Forages and Livestock
Global demand for livestock products (such as meat, milk, and eggs) is expected to double by 2050. Necessary increases to future production must be reconciled with negative environmental impacts that livestock cause.
Diverse tropical forage grasses and legumes, by providing a valuable source of livestock feed, can help farmers improve meat and milk production and raise incomes. Tropical forages are also a climate-smart option as they have the potential to reduce the environmental footprint of agriculture through carbon sequestration, reduction of greenhouse gas emissions, and restoration of degraded land.
What we do: Feeding a revolution in green livestock production
CIAT and partners across the tropics promote the widespread adoption of tropical forages along with other improved feeding methods among the large number of farmers, mainly on small and medium-sized holdings. Our research aims to identify approaches to sustainable intensification that will scale up the livelihood and environmental benefits of forage-based systems.
CIAT scientists are studying the current and potential climate change impacts of various livestock production systems in the tropics and defining strategies for large-scale intensification of livestock production systems that are more climate friendly, more efficient in using resources, and more economically and ecologically sustainable.
We develop tropical forage varieties with multi-dimensional benefits:
- Higher land and animal productivity
- Market-orientation for greater economic opportunities for the 600 million smallholder farmers who make a living from animal production
- Better adapted to biotic and abiotic stresses
- Climate-friendly through mitigation of greenhouse gas emissions
How we do it: Boosting the adoption and integration of improved tropical forages
Our scientists use a three-pronged intensification approach: 1) genetic to improve forage yield, quality, stress resistance; 2) ecological to improve the management of forage systems; and 3) socio-economic to create enabling environments (markets, policies, social, and human capital).
Contributing importantly to these efforts, CIAT safeguards the greatest and most diverse tropical forages collections in the world, with 23,140 materials (127 genera and 700 species) to date. This collection includes 21,460 legume materials and 1,680 grasses materials from 75 countries. Between 1977 and 1993, 75 explorations were conducted that contributed more than half of the preserved material, increasing greatly the originality of the collection, while 9,877 materials from 41 countries were received as donations.
The sustainable intensification of forage-based agricultural systems: LivestockPlus
LivestockPlus is one of three strategic initiatives created under CIAT’s new strategy for the period 2014–2020.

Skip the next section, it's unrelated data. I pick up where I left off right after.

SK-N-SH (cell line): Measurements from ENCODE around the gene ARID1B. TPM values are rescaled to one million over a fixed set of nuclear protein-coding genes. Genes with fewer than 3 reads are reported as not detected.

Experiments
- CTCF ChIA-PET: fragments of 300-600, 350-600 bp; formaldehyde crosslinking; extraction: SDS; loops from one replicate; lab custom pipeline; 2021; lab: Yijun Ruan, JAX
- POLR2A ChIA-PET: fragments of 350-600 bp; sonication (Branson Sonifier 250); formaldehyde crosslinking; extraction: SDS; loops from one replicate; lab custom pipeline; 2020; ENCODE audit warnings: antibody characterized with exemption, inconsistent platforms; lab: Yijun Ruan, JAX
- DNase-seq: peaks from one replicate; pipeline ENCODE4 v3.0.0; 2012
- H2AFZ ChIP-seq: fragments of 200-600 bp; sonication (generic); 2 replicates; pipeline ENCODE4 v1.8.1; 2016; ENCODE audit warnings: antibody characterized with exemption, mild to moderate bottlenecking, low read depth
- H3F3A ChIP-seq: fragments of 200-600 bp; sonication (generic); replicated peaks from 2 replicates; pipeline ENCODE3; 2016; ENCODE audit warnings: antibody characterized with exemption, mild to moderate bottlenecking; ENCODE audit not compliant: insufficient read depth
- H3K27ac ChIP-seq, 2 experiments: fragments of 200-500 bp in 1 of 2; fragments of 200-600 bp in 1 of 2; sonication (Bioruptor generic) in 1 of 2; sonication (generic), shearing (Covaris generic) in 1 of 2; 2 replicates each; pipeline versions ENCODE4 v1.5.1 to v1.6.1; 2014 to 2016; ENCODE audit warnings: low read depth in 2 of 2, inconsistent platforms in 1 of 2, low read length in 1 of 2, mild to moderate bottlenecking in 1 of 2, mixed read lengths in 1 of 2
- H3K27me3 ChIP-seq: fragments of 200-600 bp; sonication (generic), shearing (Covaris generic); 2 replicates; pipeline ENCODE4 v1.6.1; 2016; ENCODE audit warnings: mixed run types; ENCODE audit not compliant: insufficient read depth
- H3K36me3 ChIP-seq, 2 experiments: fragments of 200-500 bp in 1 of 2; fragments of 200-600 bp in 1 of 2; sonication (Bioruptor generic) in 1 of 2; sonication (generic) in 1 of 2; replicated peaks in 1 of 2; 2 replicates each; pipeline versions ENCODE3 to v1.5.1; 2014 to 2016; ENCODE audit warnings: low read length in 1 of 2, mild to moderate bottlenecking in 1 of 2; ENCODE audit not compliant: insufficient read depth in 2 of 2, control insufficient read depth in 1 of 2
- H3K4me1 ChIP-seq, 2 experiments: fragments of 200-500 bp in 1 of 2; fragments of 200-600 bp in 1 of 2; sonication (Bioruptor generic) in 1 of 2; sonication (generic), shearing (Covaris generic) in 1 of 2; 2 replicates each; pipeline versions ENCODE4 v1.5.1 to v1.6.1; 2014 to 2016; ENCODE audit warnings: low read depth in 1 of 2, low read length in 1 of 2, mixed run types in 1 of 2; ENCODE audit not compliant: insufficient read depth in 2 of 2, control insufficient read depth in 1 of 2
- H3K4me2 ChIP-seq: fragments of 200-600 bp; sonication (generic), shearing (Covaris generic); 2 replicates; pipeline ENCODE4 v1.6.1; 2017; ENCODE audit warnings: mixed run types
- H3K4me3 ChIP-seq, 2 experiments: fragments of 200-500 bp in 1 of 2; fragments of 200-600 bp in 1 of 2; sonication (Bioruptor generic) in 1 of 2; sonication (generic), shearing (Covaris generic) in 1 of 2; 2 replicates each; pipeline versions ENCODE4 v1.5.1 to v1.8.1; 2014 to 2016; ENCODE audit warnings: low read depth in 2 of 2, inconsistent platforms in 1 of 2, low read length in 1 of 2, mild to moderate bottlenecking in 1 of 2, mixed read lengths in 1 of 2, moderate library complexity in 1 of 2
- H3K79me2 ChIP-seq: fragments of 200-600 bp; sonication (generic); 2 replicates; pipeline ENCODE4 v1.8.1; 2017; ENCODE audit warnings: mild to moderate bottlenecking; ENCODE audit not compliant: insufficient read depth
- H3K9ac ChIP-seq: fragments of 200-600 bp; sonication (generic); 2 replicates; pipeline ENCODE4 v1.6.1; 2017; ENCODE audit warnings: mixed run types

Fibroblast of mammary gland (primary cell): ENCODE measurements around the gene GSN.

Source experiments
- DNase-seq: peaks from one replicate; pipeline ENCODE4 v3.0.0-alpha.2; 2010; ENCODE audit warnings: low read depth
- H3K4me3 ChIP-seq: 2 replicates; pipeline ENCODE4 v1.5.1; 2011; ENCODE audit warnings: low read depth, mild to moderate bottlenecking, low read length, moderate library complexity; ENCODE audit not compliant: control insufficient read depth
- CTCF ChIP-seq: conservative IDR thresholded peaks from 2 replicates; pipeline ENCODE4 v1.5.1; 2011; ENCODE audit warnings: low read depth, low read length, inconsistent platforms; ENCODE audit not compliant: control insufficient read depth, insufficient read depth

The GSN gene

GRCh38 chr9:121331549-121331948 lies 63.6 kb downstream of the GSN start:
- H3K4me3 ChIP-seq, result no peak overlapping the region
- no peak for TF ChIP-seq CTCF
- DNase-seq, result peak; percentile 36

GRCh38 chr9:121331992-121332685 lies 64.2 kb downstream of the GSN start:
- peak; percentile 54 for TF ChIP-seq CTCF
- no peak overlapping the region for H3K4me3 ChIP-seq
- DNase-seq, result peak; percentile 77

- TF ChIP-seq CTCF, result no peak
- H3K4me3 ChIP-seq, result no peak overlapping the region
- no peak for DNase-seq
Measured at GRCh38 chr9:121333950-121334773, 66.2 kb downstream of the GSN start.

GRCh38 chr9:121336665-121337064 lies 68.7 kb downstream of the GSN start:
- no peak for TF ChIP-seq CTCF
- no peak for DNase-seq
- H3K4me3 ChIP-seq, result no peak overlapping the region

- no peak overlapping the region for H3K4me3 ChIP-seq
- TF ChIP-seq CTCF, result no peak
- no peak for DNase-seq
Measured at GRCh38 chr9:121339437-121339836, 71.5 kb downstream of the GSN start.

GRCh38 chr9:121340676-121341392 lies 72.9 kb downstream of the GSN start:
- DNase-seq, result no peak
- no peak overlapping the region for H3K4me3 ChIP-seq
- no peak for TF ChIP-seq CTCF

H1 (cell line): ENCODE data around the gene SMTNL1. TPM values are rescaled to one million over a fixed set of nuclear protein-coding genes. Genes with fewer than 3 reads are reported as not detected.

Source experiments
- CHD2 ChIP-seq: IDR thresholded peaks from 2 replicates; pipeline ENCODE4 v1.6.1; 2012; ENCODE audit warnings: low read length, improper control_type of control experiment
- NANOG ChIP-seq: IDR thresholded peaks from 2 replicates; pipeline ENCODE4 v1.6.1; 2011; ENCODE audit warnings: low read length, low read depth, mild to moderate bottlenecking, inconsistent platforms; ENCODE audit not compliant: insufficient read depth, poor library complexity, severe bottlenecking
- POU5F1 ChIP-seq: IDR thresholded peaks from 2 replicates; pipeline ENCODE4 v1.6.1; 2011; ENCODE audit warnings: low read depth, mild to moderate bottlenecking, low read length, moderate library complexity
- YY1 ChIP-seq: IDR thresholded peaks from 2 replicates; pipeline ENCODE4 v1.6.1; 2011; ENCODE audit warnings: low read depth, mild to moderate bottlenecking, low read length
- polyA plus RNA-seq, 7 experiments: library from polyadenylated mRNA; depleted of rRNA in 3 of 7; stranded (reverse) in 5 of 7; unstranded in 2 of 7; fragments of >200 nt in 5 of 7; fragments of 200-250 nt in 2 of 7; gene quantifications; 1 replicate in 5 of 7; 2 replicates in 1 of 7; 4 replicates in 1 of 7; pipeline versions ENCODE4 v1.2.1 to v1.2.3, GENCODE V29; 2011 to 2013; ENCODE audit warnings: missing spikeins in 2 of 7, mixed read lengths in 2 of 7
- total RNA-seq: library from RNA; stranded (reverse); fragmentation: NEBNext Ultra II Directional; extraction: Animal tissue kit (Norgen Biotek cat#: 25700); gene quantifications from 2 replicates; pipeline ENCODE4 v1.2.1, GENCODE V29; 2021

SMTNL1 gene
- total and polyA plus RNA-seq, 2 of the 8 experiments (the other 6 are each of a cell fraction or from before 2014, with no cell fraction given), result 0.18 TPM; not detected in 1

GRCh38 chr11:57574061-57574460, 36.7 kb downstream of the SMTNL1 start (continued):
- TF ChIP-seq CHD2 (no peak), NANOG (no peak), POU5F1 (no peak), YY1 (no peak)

CIAT and its partners formulated the LivestockPlus concept to demonstrate how improved forages, when properly managed, can lead to sustainable intensification of mixed crop–forage–livestock systems in the tropics, contributing to multiple social, economic, and environmental objectives. LivestockPlus attempts to minimize the trade-offs between these objectives through synergies between soils, plants, animals, people, and the environment.
We consider that increasing consumer demands for livestock products can and should be met by increasing productivity within the same region, particularly in the tropics. Although productivity could be increased using grain-based diets, we favor intensifying forage-based systems, based on goals of economic viability, environmental sustainability, and social equity, associated with eco-efficiency.
Sustainable intensification of tropical forage-based systems contributes to better human nutrition, increases farm incomes, raises soil carbon accumulation, and reduces greenhouse gas emissions.
LivestockPlus: A concept to improve livelihoods and ecosystem services via the sustainable intensification of forage-based crop–livestock–tree systems.
In Latin America, superior Brachiaria grasses, many of them from CIAT, have been widely adopted and cover an area estimated at 25.4 million hectares, generating large economic benefits.
The Brazilian livestock sector has grown, thanks to a new variety of forage grass developed in partnership with EMBRAPA, which has contributed to reducing the time it takes to raise cattle from 4 years to about 20 months. Improved livestock feeding practices in Brazil, backed by strong tax incentives, have already resulted in significant reduction of greenhouse gas emissions.
Forages show potential to relieve Africa’s severe shortage of feed and sustain its livestock revolution. A recent CIAT study shows that 40% more milk and tens of millions of dollars in revenue possible for African farmers adopting new drought-resistant pasture grass.
CIAT and partners have developed Brachiaria humidicola, a forage variety which suppresses the biological process that turns nitrogen from fertilizer into nitrous oxide and releases it into the atmosphere, resulting in a reduction of the most powerful and aggressive greenhouse gas.
Visualize the seed sales of forage hybrids Brachiaria (Mulato 2, Cayman and Cobra) and area planted in Latin America
forages | CIAT Blog Science to Cultivate Change
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